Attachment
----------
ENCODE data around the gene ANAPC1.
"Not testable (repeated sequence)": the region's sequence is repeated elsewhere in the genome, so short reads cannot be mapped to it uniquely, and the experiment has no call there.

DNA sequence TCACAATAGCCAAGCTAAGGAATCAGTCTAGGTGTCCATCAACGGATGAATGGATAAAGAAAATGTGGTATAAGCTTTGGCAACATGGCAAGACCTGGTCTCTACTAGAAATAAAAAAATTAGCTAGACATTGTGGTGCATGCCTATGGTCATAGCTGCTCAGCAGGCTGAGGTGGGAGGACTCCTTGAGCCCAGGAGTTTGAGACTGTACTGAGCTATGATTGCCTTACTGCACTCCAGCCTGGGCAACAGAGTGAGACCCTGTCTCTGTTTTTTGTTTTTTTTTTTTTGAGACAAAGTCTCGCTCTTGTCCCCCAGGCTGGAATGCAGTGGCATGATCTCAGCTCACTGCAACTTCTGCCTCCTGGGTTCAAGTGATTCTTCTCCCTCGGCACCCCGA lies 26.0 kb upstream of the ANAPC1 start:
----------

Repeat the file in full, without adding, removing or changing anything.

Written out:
ENCODE data around the gene ANAPC1.
"Not testable (repeated sequence)": the region's sequence is repeated elsewhere in the genome, so short reads cannot be mapped to it uniquely, and the experiment has no call there.

DNA sequence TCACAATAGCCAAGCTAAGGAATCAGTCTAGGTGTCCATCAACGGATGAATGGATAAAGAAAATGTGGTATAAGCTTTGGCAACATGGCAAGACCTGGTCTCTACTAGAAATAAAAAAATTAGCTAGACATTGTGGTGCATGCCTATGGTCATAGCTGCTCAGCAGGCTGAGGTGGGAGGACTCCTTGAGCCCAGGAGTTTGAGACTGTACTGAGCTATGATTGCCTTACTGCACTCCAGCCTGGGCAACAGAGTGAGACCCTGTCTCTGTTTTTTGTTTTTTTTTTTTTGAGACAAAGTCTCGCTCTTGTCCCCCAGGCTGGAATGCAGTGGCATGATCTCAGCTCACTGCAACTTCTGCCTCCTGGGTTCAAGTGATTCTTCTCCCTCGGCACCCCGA lies 26.0 kb upstream of the ANAPC1 start: